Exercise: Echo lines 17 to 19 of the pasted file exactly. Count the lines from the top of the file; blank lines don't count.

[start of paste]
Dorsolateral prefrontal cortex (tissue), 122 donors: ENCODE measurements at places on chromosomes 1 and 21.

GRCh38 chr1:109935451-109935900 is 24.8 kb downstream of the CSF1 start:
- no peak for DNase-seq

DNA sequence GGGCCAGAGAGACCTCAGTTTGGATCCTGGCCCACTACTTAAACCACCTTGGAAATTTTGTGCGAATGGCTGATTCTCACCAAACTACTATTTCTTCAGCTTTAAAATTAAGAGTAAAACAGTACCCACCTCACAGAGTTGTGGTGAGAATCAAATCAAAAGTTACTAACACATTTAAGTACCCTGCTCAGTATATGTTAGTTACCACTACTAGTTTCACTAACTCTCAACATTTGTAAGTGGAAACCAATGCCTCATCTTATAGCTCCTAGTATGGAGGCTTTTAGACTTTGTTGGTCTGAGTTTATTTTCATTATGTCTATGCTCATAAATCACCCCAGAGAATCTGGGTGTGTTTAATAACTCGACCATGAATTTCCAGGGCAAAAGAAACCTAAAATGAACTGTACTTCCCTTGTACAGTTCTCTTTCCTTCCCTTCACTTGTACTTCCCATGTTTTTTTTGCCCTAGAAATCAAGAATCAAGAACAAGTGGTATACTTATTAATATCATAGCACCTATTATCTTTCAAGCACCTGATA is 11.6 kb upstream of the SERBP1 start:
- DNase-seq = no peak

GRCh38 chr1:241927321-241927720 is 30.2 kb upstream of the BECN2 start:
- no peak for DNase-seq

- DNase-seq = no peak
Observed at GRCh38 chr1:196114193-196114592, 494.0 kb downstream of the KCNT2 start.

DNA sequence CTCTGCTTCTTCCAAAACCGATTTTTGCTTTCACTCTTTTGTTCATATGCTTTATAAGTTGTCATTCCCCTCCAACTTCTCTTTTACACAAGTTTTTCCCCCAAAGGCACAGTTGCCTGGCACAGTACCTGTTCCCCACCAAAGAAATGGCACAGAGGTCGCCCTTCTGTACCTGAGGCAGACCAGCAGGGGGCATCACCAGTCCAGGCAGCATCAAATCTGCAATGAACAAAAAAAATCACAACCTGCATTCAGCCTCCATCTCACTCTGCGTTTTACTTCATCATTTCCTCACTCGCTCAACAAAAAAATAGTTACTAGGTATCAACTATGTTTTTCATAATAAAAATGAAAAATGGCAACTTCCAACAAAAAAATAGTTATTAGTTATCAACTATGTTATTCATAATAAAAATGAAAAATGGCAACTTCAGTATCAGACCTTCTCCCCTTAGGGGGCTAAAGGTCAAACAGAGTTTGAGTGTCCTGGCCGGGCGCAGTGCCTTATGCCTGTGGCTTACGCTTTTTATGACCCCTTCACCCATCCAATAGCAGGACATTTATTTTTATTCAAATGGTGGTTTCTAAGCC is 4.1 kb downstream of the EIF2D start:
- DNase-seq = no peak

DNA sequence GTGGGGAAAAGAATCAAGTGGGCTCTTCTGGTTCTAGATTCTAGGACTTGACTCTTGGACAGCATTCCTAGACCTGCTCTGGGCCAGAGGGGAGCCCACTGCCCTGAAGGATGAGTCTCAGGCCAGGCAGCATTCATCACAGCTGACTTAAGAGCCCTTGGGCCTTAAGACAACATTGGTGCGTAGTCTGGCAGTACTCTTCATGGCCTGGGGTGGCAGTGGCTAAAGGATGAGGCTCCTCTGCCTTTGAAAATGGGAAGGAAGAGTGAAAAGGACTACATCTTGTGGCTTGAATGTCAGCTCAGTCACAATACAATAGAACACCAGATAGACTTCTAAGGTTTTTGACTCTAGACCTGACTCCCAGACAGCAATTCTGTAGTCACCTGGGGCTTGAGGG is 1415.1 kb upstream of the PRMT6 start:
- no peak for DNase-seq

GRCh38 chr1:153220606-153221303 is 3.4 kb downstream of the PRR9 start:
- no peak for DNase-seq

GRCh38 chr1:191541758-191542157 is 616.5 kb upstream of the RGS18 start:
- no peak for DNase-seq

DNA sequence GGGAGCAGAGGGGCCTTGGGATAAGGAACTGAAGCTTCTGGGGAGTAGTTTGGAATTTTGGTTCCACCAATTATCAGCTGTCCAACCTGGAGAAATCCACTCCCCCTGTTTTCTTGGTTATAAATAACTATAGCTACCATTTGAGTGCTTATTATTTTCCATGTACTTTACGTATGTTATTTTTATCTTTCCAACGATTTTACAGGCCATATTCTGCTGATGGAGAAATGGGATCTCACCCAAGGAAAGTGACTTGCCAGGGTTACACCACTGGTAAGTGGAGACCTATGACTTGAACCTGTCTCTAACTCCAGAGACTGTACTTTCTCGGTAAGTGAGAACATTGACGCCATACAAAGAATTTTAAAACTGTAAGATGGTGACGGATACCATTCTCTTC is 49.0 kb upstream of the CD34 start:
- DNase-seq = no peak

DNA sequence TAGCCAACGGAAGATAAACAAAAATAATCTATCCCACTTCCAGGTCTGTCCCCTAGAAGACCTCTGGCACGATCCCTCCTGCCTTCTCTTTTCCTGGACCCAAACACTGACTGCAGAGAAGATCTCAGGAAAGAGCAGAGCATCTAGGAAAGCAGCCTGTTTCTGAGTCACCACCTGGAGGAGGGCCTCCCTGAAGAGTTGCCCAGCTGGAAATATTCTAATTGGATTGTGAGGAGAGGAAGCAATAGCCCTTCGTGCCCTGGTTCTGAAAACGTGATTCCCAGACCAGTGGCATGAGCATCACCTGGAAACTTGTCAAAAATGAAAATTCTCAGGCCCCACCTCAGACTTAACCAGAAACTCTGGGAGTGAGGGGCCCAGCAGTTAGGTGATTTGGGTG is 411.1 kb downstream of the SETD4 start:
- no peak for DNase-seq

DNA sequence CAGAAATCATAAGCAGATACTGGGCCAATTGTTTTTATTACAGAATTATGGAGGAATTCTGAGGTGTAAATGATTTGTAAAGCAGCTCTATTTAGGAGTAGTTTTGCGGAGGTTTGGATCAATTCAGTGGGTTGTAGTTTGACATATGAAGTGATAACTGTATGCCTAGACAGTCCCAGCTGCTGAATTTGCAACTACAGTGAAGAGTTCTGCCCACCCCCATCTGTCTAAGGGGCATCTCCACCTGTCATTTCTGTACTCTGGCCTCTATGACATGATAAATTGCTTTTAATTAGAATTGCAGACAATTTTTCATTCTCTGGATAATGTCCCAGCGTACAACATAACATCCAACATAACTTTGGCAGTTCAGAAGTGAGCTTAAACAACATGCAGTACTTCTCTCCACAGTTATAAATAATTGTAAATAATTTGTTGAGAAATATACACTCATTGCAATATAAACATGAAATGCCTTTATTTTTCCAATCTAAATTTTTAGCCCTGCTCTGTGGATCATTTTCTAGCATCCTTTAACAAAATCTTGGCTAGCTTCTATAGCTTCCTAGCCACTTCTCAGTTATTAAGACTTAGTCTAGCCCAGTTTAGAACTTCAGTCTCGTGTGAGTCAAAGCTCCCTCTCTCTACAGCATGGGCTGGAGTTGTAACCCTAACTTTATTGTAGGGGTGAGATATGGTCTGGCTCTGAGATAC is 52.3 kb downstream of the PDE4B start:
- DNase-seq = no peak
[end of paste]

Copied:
- no peak for DNase-seq

DNA sequence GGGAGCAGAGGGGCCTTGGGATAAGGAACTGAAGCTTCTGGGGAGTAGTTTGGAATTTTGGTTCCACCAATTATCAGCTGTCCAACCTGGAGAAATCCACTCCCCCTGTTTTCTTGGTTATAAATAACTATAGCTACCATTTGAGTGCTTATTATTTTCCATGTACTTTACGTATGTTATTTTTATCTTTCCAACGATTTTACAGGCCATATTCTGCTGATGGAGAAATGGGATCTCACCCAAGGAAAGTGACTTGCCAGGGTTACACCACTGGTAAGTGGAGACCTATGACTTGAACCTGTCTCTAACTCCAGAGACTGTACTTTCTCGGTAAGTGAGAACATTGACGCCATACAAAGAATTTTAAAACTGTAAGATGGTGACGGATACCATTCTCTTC is 49.0 kb upstream of the CD34 start:
- DNase-seq = no peak